Blairdenon Hill in the Ochil Hills is a hill that is less frequented than its neighbour, Ben Cleuch. It has a sense of remoteness as well, especially if you take the time to explore some of the other tops in the area.
The day 14th July 2020, started promising as I left Minstrie, lots of sunshine and clear views, As I reached the 1st summit of the day Colsnaur Hill, the wind speed increased and I was grateful of the small quarry at the summit to shelter in. I spent a good 30 minutes there enjoying the view towards Ben Cleuch in perfect solitude.
Crossing Minstrie Moss en-route to Blairdennon Hill left me exposed to the wind and the occasional shower that quickly blew through, but pleasant views in all directions remained. The summit of Blairdenon Hill is marked with the convergence of three fences. There is no shelter from the elements, so I moved on to explore Kidlaw Hill, Big Hunt Hill and Little Hunt Hill before returning to Minstrie.
One of the most striking things about this walk was not the solitude it offered but the vast variety of wild flowers in full bloom. They are everywhere, adding a dash of colour to the hillside and giving me a good opportunity to expand my knowledge of the flora and fauna of the Scottish hills.
I've visited the Ochil Hills many times now and usually I have enjoyed low cloud, rain, zero views and more boggyness than a boggy thing that is boggy.
It was a pleasant surprise for once to enjoy sunshine, views and relatively bog free walking when I visited these hills earlier in the month, 13th July 2020.
We set off from Tillicoultry in Clackmannanshire, making our way up through Mill Glen to King's Seat Hill, a fine view point. Then bimbled over to Andrew Gannel Hill before ascending to the high point of The Ochil Hills, Ben Cleuch.
Our descent was via Ben Ever, a broad grassy ridge that allows you to make the most of the views before descending back into Mill Glen.
Another pleasant wander, with the hills to ourselves. Andy, 22nd July 2020 🙂 ... See MoreSee Less
I've been spending time exploring hills I would not normally consider walking recently. And so far I have been pleasantly surprised by just how many options there are and the variety of walks available. Ranging from gentle strolls along the canals surrounding Glasgow to forestry walks and short hill days.
On the 7th July 2020, I went to the Carron Valley and walked Meikle Bin from Todholes. It is the 1st time I have done this hill from this side, I usually combine it with Cort-ma Law and Lecket Hill walking in from the Campsie Glen Waterfall car park. It turned out to be a very pleasant wander through the forest to the summit of Meikle Bin. I returned via the shores of Carron Valley Reservoir to give a pleasant 14km circular walk.
Just off the summit of Meikle Bin is the remains of a Fairey Firefly war plane which crashed into the summit in January 1950 killing the pilot as he was en route to HMS Sanderling Navel Air Station.
As some of you may have guessed most of my recent posts were scheduled back in April when the COVID-19 pandemic 1st started.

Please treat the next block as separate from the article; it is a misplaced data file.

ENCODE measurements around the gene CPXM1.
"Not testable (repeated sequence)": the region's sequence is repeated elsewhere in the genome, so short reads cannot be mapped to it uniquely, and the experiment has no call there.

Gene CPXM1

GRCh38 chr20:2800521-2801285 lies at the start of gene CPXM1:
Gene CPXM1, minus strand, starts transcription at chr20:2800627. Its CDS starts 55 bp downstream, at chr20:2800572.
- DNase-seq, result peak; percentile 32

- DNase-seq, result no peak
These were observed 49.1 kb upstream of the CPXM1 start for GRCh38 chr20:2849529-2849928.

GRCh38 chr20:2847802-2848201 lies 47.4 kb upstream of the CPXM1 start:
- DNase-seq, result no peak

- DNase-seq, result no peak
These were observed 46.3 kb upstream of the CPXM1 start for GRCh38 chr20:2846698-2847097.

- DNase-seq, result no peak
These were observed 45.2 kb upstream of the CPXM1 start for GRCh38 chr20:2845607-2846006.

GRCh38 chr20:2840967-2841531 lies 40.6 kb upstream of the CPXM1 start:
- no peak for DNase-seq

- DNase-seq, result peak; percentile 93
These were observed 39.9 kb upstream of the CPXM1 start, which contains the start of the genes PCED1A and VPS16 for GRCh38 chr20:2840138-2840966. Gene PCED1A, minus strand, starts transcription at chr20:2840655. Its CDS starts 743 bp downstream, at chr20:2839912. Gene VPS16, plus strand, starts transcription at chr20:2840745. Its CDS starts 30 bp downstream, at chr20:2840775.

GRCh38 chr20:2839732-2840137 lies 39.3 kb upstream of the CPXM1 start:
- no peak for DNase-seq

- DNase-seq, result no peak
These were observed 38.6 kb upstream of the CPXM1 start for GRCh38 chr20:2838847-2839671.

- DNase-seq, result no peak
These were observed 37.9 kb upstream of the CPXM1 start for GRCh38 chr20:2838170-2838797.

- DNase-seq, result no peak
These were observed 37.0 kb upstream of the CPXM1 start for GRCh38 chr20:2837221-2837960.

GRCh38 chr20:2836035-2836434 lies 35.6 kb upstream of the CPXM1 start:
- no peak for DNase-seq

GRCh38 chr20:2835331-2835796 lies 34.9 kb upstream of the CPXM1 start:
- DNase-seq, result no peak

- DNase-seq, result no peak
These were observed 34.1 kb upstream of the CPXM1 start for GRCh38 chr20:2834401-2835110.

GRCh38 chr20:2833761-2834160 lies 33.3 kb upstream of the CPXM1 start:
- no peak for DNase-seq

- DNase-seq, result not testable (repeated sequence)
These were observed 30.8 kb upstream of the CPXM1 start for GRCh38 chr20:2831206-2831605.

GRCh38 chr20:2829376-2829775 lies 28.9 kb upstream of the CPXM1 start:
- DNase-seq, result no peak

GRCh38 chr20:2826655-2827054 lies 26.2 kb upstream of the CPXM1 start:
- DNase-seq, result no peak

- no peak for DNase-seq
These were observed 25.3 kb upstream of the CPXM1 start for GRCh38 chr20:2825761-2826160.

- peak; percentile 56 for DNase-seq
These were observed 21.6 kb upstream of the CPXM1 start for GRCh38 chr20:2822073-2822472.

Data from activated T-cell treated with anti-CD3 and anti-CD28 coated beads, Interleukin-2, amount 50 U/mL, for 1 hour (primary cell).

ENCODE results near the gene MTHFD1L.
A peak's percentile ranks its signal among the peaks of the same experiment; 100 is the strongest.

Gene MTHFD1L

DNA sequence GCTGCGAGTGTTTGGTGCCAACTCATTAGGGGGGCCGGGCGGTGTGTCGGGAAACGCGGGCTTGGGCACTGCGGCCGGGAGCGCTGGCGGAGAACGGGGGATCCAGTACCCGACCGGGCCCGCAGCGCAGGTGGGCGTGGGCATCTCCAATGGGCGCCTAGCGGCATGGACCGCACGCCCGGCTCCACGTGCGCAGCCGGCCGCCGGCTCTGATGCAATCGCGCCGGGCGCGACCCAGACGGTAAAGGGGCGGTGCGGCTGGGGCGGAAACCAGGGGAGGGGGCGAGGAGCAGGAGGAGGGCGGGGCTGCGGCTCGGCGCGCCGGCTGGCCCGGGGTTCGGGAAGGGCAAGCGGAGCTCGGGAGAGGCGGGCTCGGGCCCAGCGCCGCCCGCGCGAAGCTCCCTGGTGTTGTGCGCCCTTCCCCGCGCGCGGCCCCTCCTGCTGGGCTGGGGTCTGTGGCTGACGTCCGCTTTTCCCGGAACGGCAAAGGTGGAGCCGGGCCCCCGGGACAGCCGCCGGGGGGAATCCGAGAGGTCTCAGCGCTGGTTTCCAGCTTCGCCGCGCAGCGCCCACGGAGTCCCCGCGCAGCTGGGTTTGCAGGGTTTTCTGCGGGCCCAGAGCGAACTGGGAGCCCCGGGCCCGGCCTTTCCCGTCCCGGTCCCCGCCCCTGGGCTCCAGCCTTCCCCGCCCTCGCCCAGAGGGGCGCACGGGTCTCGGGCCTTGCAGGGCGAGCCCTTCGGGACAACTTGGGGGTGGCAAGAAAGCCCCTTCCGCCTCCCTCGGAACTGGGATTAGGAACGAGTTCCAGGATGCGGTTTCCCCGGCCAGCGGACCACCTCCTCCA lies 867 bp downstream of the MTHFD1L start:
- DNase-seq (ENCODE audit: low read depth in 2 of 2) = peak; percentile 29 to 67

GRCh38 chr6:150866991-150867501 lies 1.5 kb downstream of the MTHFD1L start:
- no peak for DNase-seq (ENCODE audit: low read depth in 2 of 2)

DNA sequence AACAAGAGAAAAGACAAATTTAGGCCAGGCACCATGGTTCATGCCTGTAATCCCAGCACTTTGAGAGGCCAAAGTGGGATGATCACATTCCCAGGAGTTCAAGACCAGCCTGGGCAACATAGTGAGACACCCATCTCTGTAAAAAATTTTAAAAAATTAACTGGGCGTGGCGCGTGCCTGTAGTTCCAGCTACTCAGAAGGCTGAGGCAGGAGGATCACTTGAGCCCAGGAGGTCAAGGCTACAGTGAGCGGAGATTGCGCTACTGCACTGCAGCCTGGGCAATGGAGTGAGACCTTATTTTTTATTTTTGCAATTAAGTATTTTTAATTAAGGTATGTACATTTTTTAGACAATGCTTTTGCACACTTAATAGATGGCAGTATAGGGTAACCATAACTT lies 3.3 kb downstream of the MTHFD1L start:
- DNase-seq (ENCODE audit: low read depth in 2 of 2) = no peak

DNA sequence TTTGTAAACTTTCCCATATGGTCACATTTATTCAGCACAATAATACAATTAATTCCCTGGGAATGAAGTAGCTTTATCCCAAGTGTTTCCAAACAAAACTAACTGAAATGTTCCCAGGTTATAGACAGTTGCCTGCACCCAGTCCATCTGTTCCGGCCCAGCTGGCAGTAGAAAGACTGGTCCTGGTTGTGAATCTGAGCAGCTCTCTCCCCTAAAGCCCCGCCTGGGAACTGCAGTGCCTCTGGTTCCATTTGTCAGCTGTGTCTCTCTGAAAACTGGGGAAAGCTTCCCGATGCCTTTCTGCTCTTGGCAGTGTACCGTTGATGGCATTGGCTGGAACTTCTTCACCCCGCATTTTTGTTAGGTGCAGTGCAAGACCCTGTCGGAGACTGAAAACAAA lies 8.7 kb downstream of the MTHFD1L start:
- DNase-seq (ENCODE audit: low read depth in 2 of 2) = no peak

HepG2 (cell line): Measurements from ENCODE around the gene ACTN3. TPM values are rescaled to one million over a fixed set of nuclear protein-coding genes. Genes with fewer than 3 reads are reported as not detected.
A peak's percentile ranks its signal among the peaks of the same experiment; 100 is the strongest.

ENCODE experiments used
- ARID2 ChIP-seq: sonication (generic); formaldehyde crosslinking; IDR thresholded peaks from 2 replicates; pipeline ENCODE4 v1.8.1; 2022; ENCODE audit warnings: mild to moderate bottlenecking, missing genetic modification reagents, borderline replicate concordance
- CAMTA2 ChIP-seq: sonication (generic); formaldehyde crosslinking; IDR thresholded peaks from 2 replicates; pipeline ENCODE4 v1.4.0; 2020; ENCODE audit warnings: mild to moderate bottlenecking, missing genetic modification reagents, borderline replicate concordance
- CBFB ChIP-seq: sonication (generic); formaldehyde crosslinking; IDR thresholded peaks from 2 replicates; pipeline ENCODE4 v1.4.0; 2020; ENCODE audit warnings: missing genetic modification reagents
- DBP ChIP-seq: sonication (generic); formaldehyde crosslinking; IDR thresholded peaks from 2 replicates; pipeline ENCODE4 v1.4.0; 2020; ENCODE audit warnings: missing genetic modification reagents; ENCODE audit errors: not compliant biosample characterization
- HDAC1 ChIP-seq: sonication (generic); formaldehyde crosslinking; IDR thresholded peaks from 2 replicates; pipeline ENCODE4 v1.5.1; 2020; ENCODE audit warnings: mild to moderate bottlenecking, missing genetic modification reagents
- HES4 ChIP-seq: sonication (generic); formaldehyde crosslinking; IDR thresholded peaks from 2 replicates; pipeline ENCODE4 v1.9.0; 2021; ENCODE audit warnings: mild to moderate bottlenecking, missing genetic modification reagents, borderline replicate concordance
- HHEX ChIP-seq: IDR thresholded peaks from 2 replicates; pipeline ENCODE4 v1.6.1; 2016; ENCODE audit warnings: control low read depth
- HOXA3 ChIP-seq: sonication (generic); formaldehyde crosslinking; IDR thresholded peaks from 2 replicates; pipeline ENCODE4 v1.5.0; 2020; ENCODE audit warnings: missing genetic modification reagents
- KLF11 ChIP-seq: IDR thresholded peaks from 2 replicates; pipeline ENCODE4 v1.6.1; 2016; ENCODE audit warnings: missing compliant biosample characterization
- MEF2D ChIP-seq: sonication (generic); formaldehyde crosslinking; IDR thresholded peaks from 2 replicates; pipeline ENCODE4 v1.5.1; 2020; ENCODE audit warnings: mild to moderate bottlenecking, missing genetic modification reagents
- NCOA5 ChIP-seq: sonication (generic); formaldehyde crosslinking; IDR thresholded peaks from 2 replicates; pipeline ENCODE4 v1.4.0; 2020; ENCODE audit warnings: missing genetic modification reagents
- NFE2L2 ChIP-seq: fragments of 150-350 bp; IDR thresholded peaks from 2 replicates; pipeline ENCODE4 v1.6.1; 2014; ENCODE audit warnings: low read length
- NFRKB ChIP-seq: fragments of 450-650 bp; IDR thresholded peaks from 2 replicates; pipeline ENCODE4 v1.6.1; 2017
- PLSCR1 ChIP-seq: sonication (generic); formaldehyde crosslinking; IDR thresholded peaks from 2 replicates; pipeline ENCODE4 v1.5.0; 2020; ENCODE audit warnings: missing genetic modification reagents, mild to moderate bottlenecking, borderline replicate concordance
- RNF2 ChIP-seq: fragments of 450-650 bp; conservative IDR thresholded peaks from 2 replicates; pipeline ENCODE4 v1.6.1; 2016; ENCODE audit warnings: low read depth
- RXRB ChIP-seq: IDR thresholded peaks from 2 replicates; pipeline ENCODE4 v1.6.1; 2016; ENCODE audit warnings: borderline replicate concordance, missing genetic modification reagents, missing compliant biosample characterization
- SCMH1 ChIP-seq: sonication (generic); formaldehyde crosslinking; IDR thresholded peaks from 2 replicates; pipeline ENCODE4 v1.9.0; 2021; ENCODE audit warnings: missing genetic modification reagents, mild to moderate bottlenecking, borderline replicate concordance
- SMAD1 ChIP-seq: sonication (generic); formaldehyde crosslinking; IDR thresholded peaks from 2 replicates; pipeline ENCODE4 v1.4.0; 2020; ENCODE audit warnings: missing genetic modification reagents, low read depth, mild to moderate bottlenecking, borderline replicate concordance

Without a shadow of a doubt it has been a turbulent time here at Aspect Mountaineering and I have had to consider making some very difficult decisions to protect my business and hopefully the long term prospects for my business.
With restrictions across the UK now easing Aspect Mountaineering is open for business. We will be offering bespoke guided hill walks, navigation courses and rock climbing activities to small groups and to family groups.
Aspect Mountaineering will continue to follow the government guidance and guidance from Mountain Training Association. We will continue to update our services as the restrictions continue to ease.
The website aspectmountaineering.com/ has been updated with a new pricing page to reflect the changes Aspect Mountaineering has to make in light of the present situation. Hopefully 2021 will see a return to normal and the events page will return. In the mean time please use the contact page on the website or email email@example.com or drop us a message here on Facebook if you would like further information about the activities we can offer at present.
My last Munro before the COVID-19 crisis was Ben Lomond a wintry day back in November 2019. It only seemed right to me to pick up where I left off last year, so with restrictions now lifted I returned to Ben Lomond and it felt absolutely fantastic to be back in the mountains of Scotland. It was also fantastic to see so many folk enjoying the day from all walks of life, especially all the family groups.
Last but not least, I would like to say thank you to all the folk that have been in touch for friendly chat or to offer support during these challenging times, It means a lot to Aspect Mountaineering. Thank you! 🙂 I would also like to say thank you to all of you that continue to support my page and to those that have recently liked my page. Thank you! 🙂
So far during the month of June these posts have looked at some of the many classic ridge walks and scrambles here in Scotland.
Almost one year ago, July 7th 2019 and what a day... I can honestly not think of any other place I would rather be right now than Skye and The Cuillin! 🙂